Answer to Question #7530 Submitted to "Ask the Experts"

Category: Instrumentation and Measurements — Surveys and Measurements (SM)

The following question was answered by an expert in the appropriate field:

From both theoretical and practical viewpoints, how does a gas proportional counter ensure that there will be discrimination between alpha and beta radiations, and how does one validate the correction for pulse spillover?


As you likely know, one of the major advantages of the gas proportional detector over some other detector types lies in its ability to differentiate between high-density ionization pulses, such as those induced by alpha-particle interactions, and lower-density ionization pulses, such as many of those from beta-particle interactions. This ability to discriminate lies in the fact that, for a gas proportional detector operating at a particular high voltage, the alpha-induced pulses are generally noticeably larger than the beta-induced pulses because the alpha particles readily deposit much of their energy in the gas, yielding a large number of ion pairs, while many fewer ionization events result from the typically lower specific ionization produced by the beta radiation.

The success in discrimination between such pulses depends on a number of factors, among the most important being the operating voltage of the detector, the electronic discriminator level setting(s) that is intended to reject pulses below a particular level—e.g., to reject beta-induced pulses when counting alpha pulses. Other factors such as the window thickness, the sample mass and geometry, and the sample-detector geometry also influence the outcome. While for typical alpha and beta emitters the pulses from alpha particles will be mostly larger than those from the beta interactions, there is generally an area of overlap where the largest of the beta pulses overlap with the smallest of the alpha pulses.

Many of the current alpha-beta proportional counters use two channels for collection of respective pulses from the alpha and beta radiation. If a single discriminator is used there will be some spillover of beta pulses into the alpha channel and some spillover of alpha pulses into the beta channel. Usually the degree of spillover (also called crosstalk) of alpha pulses into the beta region is considerably greater than the beta contribution to the alpha region.

Some systems use a two discriminator method in which the discriminators are set to reject most of the pulses that fall in the overlap region. This technique reduces spillover but also somewhat reduces counting efficiency, since more pulses of both types are rejected. Some proportional detectors are windowless, and this has the advantage that low-penetrating radiation, most notably the alpha radiation, is not attenuated in the window material; this often results in somewhat fewer low-energy alpha pulses, thus reducing the degree of spillover of alpha counts into the beta channel. Windowless counters have the disadvantage that they can become contaminated internally and require cleaning.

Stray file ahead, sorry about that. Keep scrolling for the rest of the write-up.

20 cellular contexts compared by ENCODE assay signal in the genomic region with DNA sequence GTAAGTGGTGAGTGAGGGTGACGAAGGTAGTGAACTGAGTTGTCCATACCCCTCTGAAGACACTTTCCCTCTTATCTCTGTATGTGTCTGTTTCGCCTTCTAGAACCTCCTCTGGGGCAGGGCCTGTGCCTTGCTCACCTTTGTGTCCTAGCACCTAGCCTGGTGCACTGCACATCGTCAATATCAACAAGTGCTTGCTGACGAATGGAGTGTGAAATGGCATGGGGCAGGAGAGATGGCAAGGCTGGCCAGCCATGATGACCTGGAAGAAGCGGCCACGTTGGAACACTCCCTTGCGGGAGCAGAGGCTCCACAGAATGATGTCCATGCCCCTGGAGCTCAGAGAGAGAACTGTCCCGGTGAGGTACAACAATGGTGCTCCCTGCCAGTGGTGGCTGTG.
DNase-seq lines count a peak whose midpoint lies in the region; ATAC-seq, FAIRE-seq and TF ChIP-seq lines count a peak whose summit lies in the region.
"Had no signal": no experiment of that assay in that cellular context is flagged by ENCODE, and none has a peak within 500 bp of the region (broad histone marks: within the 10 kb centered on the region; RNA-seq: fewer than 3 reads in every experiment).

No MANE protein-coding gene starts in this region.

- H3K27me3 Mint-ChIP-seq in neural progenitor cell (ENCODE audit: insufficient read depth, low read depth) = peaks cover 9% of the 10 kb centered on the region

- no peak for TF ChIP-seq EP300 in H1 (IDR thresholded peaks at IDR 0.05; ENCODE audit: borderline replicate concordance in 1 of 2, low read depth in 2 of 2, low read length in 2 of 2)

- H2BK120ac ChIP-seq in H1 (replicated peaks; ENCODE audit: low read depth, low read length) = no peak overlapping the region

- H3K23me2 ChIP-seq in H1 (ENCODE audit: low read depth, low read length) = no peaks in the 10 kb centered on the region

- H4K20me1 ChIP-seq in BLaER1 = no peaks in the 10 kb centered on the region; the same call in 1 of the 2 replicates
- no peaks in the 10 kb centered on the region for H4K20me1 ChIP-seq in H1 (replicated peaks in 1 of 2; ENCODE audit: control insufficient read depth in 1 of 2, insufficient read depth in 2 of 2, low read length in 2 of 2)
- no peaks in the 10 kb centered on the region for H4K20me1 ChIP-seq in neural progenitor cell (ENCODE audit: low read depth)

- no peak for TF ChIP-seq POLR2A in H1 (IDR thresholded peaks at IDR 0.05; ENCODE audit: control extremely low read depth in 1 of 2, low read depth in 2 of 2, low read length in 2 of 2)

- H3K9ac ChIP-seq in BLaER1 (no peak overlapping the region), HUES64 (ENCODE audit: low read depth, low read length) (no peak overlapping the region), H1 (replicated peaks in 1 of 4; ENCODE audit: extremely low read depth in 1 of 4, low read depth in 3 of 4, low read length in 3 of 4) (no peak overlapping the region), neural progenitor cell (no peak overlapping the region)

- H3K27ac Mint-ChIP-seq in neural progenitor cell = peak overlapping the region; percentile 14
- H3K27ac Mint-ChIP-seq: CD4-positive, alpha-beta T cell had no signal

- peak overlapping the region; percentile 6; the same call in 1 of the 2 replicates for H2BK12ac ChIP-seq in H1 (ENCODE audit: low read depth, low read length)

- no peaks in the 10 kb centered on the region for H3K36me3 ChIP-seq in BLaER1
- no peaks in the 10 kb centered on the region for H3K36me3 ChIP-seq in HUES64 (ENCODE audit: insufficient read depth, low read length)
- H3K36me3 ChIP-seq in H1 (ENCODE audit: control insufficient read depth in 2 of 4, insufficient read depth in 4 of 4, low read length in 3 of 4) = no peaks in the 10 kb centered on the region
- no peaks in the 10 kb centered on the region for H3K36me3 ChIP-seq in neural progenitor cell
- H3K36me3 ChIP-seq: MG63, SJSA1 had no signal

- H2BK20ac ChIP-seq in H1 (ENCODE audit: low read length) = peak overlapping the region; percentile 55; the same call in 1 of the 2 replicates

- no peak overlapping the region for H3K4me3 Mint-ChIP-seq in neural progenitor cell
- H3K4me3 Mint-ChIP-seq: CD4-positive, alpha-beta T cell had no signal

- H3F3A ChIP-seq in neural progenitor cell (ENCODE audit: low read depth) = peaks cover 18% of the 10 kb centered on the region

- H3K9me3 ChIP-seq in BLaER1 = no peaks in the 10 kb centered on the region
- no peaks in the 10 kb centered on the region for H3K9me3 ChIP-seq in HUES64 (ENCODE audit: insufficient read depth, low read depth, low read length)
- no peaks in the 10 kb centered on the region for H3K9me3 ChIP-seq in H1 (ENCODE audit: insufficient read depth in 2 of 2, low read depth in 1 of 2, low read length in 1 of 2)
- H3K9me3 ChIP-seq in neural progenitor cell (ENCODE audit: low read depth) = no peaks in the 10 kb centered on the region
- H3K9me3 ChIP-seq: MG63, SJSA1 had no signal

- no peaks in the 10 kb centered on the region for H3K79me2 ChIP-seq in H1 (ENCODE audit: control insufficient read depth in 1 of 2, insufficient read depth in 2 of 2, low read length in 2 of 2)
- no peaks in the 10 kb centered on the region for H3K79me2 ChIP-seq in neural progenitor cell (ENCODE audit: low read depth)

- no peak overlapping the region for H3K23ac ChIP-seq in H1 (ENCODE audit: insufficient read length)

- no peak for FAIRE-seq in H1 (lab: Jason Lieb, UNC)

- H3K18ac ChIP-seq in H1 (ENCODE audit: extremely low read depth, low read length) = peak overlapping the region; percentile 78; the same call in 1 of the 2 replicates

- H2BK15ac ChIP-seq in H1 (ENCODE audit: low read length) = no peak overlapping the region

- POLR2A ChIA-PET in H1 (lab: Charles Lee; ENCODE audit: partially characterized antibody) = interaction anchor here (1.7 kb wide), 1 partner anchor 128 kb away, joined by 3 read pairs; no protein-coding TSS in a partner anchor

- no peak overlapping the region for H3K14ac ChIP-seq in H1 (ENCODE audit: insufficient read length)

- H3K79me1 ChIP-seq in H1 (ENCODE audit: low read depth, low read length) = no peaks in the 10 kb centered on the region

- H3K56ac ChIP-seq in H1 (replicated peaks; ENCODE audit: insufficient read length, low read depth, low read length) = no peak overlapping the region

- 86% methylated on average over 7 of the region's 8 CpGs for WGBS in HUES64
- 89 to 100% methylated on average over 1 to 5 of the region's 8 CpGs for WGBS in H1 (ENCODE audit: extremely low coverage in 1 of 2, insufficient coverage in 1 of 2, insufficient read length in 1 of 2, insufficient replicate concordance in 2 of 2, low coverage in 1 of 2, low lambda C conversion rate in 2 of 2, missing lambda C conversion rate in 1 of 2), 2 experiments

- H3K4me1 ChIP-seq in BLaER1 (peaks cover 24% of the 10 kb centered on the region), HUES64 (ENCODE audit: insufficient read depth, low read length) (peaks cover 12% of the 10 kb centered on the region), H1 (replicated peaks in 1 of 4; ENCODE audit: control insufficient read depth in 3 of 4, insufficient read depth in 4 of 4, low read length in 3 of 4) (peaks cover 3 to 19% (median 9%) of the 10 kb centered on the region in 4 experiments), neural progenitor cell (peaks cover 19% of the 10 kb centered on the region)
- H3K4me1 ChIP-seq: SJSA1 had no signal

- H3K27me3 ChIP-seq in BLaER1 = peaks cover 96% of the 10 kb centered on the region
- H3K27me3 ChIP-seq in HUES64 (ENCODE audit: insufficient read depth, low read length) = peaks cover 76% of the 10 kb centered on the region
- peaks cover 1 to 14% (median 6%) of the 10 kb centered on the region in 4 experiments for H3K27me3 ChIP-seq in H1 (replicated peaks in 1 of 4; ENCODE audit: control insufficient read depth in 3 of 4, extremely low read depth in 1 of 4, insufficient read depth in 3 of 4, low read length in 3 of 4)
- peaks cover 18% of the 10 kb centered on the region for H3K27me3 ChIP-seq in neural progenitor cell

When a manufacturer specifies a particular degree of spillover between channels, it is based on the use of specific radionuclides, often 210Po as the alpha emitter and 90Sr-Y as the beta emitter, frequently as near weightless sources. If you are analyzing alpha and/or beta emitters that have significantly different energies or that have sufficient mass so as to present noticeable self attenuation of the emitted radiations, the degree of spillover may be different from that specified. You can do some evaluation of this by using separate standards of the beta and alpha emitters of interest and preparing them in a fashion that closely simulates the actual samples to be counted. Counting each of the prepared standards will provide a more realistic measure of the extent of spillover between channels.

You can learn a lot about the operating characteristics of proportional counters by using a completely manual system in which you can control the high voltage and the discriminator level. By obtaining counts as a function of applied voltage for an alpha source, you will obtain a counting plateau that extends over a fairly wide voltage interval. You will also see that the plateau is not completely flat but has a small positive slope with increasing voltage. The implication of this is that at a higher voltage, as will be required to produce beta pulses above the discriminator level, the alpha count rate will be increased beyond what it might be at a lower voltage selected for alpha counting. If you generate a curve of counts vs. high voltage for the beta emitter, you will most likely see a plateau that begins at a considerably higher voltage than did the alpha plateau and that is much less well defined—shorter in length and with a larger slope than the alpha plateau. It is also worthwhile to use a mixed alpha-beta standard to generate a complete curve of counts vs. high voltage to observe possible changes associated with the mixed radiations compared to curves from the individual radionuclides. There are a variety of measurements that can be made with such a system that can provide some insights into practical implications of certain variables, such as sample geometry, sample mass, operating voltage, discriminator level, alpha- and beta-particle energies, etc. While such information may not be directly transferable to the operation of an automatic system that is designed for simultaneous alpha and beta counting, it can be helpful in predicting and/or evaluating the influence of various factors on the operation.

I hope this is helpful.

George Chabot, PhD, CHP

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